A Scenery of Story-filled Stone
As part of a series on military service academies, the American Battlefield Trust examines the history of some of the most inspiring monuments and statues at the The U.S. Military Academy at West Point, N.Y. and the The U.S. Naval Academy at Annapolis, Md.
Each day, cadets and midshipmen at the U.S. Military Academy and U.S. Naval Academy walk past reminders of those who laid the foundation on which they themselves strive to build their own legacies. Cast in stone, monuments and statues are the keepers of stories that have and continue to inspire our nation’s military leaders.
U.S. Military Academy at West Point
Wood’s Monument (1818)
The oldest monument at West Point, the four-sided obelisk Wood’s Monument honors Lieutenant Colonel Eleazar Derby Wood — an academy graduate and army engineer who died valiantly at the siege of Fort Erie during the War of 1812. At the conclusion of the war, Major General Jacob Brown ordered its construction at his own expense. Erected in 1818, the 15-foot monument now sits in the West Point cemetery. Wood was also memorialized through the naming of a star fort in New York Harbor, which now stands as part of the base for one of our nation’s ultimate symbols of freedom, the Statue of Liberty.
Kościuszko’s Monument (1828)
During the American Revolution, General Washington appointed Tadeusz Kościuszko as fortification engineer of West Point, and as such, he designed the defenses of the West Point garrison from 1778 to 1780. In 1825, John Latrobe — son of the famous Architect of the Capitol Benjamin Latrobe — proposed a monument be built on the campus to honor the “Patron Saint of West Point.” Dedicated in 1828, the monument became the second oldest in the world dedicated to the Polish general, with the first in Krakow, Poland. The statue element, designed by D. Borja, wasn’t added until 1913.
Sedgwick Monument (1868)
The first monument built to honor the West Point graduate and Union Corps Commander John Sedgwick, who fell at the Battle of Spotsylvania Court House, the Sedgwick Monument was sculpted by Launt Thompson. It was erected and dedicated in 1868 with the support of officers and soldiers from his last command, the 6th Army Corps. Legend has it that his statue was cast from Confederate cannons captured by them! Additionally, it is said to be a source of good luck for cadets struggling academically — if one spins the spurs on the Sedgwick’s boots.
Battle Monument (1897)
Standing tall upon the U.S. Military Academy campus at Trophy Point, the Battle Monument cannot easily be missed. Funded by the officers and soldiers of the Union Regular Army, the monument consists of a 46-foot-tall, polished granite column and surrounding cannons; the names of 2,230 Union officers and soldiers are inscribed throughout; and high atop, a statue of “Fame.” While the bulk of the monument was designed by Stanford White, the famed female statue was designed and sculpted by Frederick MacMonnies. Dedicated in 1897, it stands as a tribute to the Federals who fell in battle during the Civil War.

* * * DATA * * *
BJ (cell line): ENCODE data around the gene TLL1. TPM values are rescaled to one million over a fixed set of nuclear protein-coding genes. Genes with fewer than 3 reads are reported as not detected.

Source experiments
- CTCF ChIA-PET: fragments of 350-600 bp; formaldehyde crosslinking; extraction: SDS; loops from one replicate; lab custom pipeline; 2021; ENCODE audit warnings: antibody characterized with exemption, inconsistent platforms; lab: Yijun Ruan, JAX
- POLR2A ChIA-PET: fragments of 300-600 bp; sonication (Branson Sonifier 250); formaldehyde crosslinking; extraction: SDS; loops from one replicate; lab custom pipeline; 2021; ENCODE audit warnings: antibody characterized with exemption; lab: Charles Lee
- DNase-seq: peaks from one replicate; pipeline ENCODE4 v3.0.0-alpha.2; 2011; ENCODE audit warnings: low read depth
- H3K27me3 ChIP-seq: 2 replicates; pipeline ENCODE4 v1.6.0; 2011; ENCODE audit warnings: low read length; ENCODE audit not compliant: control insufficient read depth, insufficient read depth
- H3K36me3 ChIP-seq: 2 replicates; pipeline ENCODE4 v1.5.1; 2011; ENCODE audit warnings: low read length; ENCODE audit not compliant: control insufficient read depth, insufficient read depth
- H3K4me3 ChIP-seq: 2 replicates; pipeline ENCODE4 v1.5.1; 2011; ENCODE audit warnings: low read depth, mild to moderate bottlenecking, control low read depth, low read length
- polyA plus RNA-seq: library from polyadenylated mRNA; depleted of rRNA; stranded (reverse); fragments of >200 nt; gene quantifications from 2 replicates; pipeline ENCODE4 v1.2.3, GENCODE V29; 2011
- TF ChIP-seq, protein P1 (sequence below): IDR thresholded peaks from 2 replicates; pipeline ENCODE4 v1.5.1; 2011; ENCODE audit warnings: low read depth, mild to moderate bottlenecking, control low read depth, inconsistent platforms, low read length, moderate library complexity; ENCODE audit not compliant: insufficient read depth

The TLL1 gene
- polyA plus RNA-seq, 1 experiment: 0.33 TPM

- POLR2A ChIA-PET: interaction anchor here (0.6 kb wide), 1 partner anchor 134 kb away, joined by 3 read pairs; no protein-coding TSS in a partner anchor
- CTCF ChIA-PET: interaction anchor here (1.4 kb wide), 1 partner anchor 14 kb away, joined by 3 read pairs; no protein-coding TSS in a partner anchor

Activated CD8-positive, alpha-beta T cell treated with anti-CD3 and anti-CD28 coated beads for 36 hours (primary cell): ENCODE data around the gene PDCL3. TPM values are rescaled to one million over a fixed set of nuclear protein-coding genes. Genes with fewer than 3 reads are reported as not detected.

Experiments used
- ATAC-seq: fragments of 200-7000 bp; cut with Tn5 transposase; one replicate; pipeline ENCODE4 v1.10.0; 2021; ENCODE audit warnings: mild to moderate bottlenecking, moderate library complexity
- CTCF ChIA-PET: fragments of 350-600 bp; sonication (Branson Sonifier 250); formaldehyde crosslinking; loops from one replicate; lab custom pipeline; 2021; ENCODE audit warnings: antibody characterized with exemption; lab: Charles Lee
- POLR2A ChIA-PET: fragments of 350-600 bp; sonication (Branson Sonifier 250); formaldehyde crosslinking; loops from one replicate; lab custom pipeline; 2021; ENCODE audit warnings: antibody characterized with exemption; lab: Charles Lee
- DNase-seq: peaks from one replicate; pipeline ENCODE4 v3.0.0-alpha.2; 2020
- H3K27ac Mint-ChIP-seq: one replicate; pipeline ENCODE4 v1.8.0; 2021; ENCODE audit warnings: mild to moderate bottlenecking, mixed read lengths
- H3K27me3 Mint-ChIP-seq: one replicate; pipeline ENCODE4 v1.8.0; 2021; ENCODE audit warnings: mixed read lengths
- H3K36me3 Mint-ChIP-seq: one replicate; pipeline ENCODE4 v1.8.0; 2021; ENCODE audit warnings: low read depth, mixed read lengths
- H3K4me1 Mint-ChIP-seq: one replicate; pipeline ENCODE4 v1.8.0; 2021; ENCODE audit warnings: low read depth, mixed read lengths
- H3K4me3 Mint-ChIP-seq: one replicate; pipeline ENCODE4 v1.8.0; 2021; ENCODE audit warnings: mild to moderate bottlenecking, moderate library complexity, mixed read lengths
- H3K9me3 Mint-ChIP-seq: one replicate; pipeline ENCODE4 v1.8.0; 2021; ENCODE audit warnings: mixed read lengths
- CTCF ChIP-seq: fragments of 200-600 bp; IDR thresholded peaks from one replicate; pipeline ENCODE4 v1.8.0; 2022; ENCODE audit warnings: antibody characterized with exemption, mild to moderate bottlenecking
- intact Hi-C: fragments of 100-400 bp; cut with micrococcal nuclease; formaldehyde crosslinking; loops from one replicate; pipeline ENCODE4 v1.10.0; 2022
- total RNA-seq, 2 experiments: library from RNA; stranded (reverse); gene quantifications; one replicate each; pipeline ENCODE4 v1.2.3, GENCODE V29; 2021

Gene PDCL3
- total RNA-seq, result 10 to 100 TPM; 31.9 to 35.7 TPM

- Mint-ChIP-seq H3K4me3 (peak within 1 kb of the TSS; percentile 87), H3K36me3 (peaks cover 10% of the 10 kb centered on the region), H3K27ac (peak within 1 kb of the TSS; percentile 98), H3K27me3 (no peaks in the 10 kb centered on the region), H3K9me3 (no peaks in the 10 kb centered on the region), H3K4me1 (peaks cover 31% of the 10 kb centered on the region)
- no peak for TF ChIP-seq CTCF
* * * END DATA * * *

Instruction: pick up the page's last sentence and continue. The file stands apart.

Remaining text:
U.S. Naval Academy at Annapolis
Mexican War Midshipmen’s Monument (1848)
The first monument to be built upon the grounds of the Naval Academy, the Mexican War Midshipmen’s Monument is a marble obelisk that was created by sculptors R.A. Griffith and John Stephenson. Inscribed on each side are the names of four midshipmen — Clemson, Hynson, Pillsbury and Shubrick — who fell during the Battle of Veracruz in 1847. While none of these men stepped foot upon the campus grounds in Annapolis, their fellow midshipmen ensured their legacy would inspire generations of future attendees by gifting the structure in 1848.
Tripoli Monument (1860)
Honoring six naval officers killed in action during the little-known Barbary Wars of the early 1800s, the Tripoli Monument was carved in Italy by Giovanni C. Micali in 1806. It is the oldest military monument in the United States and features the allegorical figures America, History, Commerce and Victory. The monument is a reminder of the evolution of the U.S. Navy, as the Barbary Wars marked the first real test abroad for the young naval force. Originally erected in the Washington Navy Yard, the monument was later moved to the grounds of the U.S. Capitol, and in November 1860, it was transferred to its current home at the U.S. Naval Academy.
Tamanend Statue (1930)
Chief of the Delaware Indians, Tamanend envisioned a peaceful existence between Native tribes and European settlers. He even agreed to a series of treaties with William Penn to ensure peace “as long as the creeks and rivers flow and the sun, moon and stars endure.” More than a hundred years after his passing, Tamanend’s likeness was carved into wood by artist William Luke in 1817, and was used as the figurehead for the USS Delaware. While the ship was salvaged in 1866 and the wooden sculpture sent to the Naval Academy, it wasn’t until 1930 that the wooden carving was cast in bronze and placed on a pedestal facing Bancroft Hall. Today, midshipmen look to the statue with penny offerings and hopes of passing grades.
Commodore John Barry Memorial (2014)
Erected by the Ancient Order of the Hibernians and dedicated in 2014, the Commodore John Barry Memorial pays tribute to “The Father of the American Navy.” After offering his services to Washington and the Continental Congress, Captain Barry was given command of the Lexington in December 1775. Throughout the course of the Revolution, Barry captained three ships and delivered the first successful Patriot naval win with the defeat of the HMS Edward. The young memorial sits upon the Barry Plaza, which can be accessed through the Barry Gate on the U.S. Naval Academy campus.